SUPER SAVER FEW PARTICIPATE IN WEATHER-BASED TIMER REBATES.
SANTA CLARITA -- Water companies have tried to persuade homeowners to save water with rebates for costly weather-based lawn timers, but cheap water seems to be a spoiler.
Since the Newhall County Water District began offering the rebate six months ago, fewer than 30 of its 9,500 customers have chosen to participate.
``The cost of water when compared to other utilities -- including the cable bill we all pay -- is comparatively a lower-cost item,'' said Steve Cole, the utility's general manager. ``It seems a higher priority to save money than water.''
``Smart sprinklers,'' which irrigate precisely based on need, can save lots of water -- up to 20 percent of usage. Residents with an average of 2,500 square feet of landscaping could save 72,000 gallons of water a year.
But for most, the $200 to $700 price tag on the high-tech sprinklers outweighs $50 in annual savings on the water bill.
The utility's customers pay tiered rates, ranging from 80cents to $1.30 for 748 gallons of water. Prices fluctuate with the seasons.
The water district offers a maximum rebate of $240 for each home. The utility is working on a plan to rebate the controller's full cost with help from the state's Department of Water Resources, which funds the rebates.
For the past year and a half, the utility has required developers to install the weather-based controllers in landscape medians. Studies show runoff is cut by 71 percent when the devices are installed.
In December, Santa Clarita began operating a solar-powered electronic weather station, which transmits information to a statewide database. Sensors measure air temperature, wind speed, relative humidity and sunlight.
Information about how often and how long to water each day will eventually be available online, and consumers may learn to save at least 30 percent of their water use, said Tom Hawes, water conservation program coordinator for the Castaic Lake Water Agency.
Timers in smart sprinklers measure how much water is lost from the soil through evaporation and during photosynthesis, and those that combine the information with data from the California Irrigation Management Information System automatically ensure each watering cycle is timed just right.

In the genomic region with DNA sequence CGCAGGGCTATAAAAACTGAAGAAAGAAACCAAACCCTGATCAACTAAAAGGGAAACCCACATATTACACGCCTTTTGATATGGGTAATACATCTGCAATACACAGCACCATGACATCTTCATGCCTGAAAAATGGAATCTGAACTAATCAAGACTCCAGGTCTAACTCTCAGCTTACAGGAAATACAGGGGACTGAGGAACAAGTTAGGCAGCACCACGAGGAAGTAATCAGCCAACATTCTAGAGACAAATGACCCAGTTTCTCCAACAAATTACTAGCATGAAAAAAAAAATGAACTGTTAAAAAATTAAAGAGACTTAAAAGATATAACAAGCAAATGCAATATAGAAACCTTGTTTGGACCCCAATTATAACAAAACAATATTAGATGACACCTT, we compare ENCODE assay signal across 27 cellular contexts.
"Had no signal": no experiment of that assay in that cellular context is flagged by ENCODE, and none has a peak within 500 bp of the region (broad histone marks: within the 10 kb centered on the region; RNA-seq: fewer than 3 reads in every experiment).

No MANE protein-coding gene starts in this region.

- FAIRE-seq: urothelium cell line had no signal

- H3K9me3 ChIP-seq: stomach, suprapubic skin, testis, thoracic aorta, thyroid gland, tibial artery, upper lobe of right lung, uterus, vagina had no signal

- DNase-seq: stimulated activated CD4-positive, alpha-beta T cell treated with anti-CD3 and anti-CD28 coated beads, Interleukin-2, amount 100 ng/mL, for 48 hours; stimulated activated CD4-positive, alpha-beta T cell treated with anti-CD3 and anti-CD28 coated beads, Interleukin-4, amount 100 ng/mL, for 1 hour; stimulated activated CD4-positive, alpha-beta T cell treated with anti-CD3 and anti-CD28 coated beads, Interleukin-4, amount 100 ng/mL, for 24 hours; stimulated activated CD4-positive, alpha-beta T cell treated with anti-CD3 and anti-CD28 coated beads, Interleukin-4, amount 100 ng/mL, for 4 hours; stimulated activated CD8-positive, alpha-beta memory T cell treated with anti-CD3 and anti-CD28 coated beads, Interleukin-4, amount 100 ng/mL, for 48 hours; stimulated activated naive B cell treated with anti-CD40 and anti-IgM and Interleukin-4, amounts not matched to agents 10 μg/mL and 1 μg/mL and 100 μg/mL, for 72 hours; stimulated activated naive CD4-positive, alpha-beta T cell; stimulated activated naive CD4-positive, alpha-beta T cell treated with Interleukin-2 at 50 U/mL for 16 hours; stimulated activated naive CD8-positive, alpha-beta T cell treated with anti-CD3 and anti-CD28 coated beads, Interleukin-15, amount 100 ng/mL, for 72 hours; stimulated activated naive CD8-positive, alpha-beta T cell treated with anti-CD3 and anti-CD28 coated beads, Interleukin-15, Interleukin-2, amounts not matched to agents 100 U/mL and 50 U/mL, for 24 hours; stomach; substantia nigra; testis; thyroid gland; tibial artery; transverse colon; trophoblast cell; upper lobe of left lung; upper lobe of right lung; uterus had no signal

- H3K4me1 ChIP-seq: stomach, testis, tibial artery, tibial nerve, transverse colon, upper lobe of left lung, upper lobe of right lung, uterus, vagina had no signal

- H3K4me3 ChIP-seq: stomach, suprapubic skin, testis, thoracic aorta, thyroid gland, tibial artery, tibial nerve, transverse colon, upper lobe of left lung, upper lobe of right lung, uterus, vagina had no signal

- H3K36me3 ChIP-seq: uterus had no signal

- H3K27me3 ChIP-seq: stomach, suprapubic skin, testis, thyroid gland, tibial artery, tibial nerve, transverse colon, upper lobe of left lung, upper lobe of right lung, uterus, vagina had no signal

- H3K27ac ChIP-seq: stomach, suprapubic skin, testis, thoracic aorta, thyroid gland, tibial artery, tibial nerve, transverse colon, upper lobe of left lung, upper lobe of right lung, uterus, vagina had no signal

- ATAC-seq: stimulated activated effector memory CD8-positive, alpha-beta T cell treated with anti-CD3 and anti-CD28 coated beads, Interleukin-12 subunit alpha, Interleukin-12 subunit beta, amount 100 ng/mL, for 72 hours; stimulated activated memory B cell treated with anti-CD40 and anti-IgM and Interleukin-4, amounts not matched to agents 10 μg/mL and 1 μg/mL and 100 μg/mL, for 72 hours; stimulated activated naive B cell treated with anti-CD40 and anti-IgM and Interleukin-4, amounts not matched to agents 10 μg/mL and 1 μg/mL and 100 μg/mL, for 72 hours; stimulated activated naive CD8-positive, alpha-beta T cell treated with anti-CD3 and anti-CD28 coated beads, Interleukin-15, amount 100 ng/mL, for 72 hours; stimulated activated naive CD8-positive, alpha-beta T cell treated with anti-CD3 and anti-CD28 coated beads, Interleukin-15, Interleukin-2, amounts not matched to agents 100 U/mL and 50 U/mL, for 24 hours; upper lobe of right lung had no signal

About six months ago, the Valencia Water Co. said it planned to offer rebates for customers who replace their existing timers with smart controllers and participate in a water-efficiency survey, but the plan is still being worked out, said Bob DiPrimio, the utility's general manager. He said the utility is trying to find ways to provide the CIMIS data to its customers so they can conserve water.
``Valencia wants to work cooperatively with other water purveyors to offer consistent programs to all customers,'' he said. ``We still have to do the cost analyses to determine what is the break-even point between the benefit and cost for the program,'' he said.
He echoed Cole's sentiments about the challenge of inspiring people to save water when it's so inexpensive.
The utility will supply water to the 21,000-home Newhall Ranch project, planned for west of the city and spreading to the Ventura County line.
``We will require the developer to implement conservation-minded programs with the very first house,'' he said. Smart controllers, low-flush toilets and energy- and water-efficient appliances are being considered. DiPrimio said builders have found these energy savers can end up saving them money.
``We've been impressed with Lennar's willingness to consider these programs for their new homes planned throughout our service area,'' he said.
The utilities plan to partner with the city and businesses and homeowner associations to reduce water use. The biggest culprits are non-native plants and overwatering, DiPrimio said.
Tom Hawes, water conservation program coordinator for the Castaic Lake Water Agency, shows off a device that helps determine how much water is needed for plants in the area depending on the current weather conditions.
David Crane/Staff Photographer
|Printer friendly Cite/link Email Feedback|
|Publication:||Daily News (Los Angeles, CA)|
|Date:||Feb 5, 2007|
|Previous Article:||PUBLIC FORUM.|
|Next Article:||PERCHLORATE LEVELS STUMP RESEARCHERS STATE, FEDERAL AGENCIES CAN'T AGREE ON WHAT'S SAFE IN WATER.|